Posthuman (Madame Bovary)

Posthuman, ubermensch … I’ve been thinking a lot of these terms — they are quite useful. It allows criticism to forge ahead, to think about possible existences without concerning itself, descriptively, with the human today. The posthuman isn’t transcendental — I’m not thinking about Star Trek of course — but it is a human that is able to feed off of nothing. So we’re not thinking about superintelligent jocks or anything either. And this nothing is not merely “hope” … but in any case, the problem with all these formulations is, well, we shouldn’t assume that there is some positive content to the human to begin with. The human is holistic, it is connected to the image, I mean, to the visualizable. The post-human is then linked up with other processes, other cycles.

… I actually insist on the term, post-human, simply because we must be thinking about a new way of life, and the holism of a new way of life, and not merely some moment or some process. For example, if we consider, say, Faulkner’s blacks, then there are a few things that are very interesting about them. They are not transcendant, they pretty much waste their lives just like the rest of us. But they seem to know all about the human, without really being interested in the details — they know about the hypocrisy, the nihilism, the obsession with images, with light and understanding, and so on — and this establishes them as “post-” and not “pre-“. Yet on the other hand they are not entirely divorced from the image themselves, it is not simply a matter of saying that “life is absurd” or something, but rather, they too are stuck at an impasse, ie, what I call “wasting our lives”. And maybe in this sense we are not that different. What is different is the way in which their life, though also lived unto death, if you will, seems to suggest new historiographical possibilities.

Regarding the term, “noble” — should this be applied? I think so, to some extent. I used to say that Hollywood has a horrible time dealing with goodness, in the sense that they always make it out to be something irrational and altruistic — ie, it cannot understand goodness as something natural or even attainable, and thus pushes nobility outside of the scope of everyday consideration. In this sense it is “evil” in the strict sense, which doesn’t mean that it doesn’t serve a useful function. I don’t really oppose harm coming to those that aren’t of my kind, whatever that means. Yet, not noble in the sense of “disinterested”, only, as Nietzsche pointed out, differently intersted, and probably just as hopeless.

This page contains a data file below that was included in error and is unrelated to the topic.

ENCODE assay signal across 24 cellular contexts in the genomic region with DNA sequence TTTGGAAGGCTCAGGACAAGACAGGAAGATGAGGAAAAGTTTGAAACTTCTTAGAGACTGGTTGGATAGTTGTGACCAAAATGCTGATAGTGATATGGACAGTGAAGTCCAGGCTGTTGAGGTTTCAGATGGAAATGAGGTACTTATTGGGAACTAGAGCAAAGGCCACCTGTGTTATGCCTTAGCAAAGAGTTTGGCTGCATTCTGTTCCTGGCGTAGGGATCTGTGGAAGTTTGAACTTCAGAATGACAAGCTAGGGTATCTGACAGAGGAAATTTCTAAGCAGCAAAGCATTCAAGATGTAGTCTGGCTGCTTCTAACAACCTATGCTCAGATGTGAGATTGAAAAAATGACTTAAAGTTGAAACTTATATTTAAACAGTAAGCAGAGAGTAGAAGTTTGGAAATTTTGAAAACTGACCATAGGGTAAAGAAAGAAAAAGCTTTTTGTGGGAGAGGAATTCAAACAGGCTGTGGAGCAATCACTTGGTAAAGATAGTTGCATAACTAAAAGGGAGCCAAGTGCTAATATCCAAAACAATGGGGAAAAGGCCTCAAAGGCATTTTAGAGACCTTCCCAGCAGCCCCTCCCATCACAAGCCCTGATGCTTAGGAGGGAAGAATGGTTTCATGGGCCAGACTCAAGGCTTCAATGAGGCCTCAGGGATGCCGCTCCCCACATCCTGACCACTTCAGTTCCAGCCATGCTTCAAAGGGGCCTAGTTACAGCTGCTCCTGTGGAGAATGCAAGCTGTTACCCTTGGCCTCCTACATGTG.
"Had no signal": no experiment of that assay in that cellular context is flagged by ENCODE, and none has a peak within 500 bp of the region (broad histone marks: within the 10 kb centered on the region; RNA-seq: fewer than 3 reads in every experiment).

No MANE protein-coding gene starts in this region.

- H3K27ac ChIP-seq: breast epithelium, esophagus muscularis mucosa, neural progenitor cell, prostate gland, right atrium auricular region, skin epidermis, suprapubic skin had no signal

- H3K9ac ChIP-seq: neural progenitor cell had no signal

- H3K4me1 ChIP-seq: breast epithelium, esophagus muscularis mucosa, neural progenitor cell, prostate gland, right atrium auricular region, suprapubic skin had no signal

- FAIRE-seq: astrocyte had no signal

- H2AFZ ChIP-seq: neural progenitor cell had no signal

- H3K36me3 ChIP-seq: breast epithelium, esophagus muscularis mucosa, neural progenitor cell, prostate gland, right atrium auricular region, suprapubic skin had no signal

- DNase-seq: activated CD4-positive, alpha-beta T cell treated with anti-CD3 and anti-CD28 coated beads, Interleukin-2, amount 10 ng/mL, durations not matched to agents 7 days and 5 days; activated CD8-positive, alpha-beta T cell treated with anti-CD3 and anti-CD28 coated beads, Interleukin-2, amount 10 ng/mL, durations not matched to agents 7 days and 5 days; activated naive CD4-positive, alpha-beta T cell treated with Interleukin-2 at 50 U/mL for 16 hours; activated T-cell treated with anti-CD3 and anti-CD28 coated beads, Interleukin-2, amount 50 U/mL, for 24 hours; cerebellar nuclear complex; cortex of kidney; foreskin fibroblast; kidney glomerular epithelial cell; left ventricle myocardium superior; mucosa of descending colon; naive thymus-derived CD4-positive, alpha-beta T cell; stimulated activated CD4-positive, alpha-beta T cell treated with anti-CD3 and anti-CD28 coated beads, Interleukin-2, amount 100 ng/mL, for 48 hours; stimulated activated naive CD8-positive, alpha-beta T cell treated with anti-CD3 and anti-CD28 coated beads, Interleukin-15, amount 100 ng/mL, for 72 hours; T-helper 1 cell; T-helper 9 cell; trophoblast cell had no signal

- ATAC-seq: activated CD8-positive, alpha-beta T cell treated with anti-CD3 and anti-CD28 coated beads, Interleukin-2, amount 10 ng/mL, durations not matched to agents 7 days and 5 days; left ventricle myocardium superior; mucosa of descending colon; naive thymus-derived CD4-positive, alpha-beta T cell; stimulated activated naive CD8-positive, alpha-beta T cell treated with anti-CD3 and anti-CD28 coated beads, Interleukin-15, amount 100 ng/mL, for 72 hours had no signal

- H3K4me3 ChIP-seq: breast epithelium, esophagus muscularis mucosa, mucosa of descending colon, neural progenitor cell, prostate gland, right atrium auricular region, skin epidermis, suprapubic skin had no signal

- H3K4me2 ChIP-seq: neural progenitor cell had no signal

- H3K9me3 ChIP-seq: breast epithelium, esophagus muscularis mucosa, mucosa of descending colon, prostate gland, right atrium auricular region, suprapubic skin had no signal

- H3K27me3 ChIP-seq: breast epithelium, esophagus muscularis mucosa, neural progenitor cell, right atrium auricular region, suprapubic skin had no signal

Let’s consider Madame Bovary as an example. There is a strange cycle here that ends, I believe, with the book becoming a kind of … central player. The premise of the book seems to be that the vivid youthful or feminine imagination of Emma Bovary becomes something that Flaubert feeds off of and gives voice to. The book is ‘non-representational’ in this sense, in the sense that everything seems fragmented, and charged with some new direction, through her eyes. So she is a woman of spirit — but we must ask, where does this spirit or explosive energy come from? Emma can be characterized neither as a psychopath nor as a kind of buddhist saint, ie, her view of the world is neither wholely distorted by her ambitions nor supernaturally aware of the present. So that, in another view, there is a kind of helplessness to her visions that, interestingly enough, the voice of Flaubert does not mold into holistic, understandable, “human” needs. Perhaps they are negative in the sense that true negativity may actually mean the “suggestive”, ie, something that hovers on the edge of comprehensibility. And though nothing is acheived, there is a holism here on the verge arriving, not only because she dies, but because this sort of experience is already powerful enough to project itself onto the world, as in an engine that reforms reality. The book, then, becomes no longer merely a description of reality wherein posthumanism is possible but the very experience of reality of the posthuman, I mean, the very reality that is yet to come, and yet present, in the sense of, pushing our hand.

 

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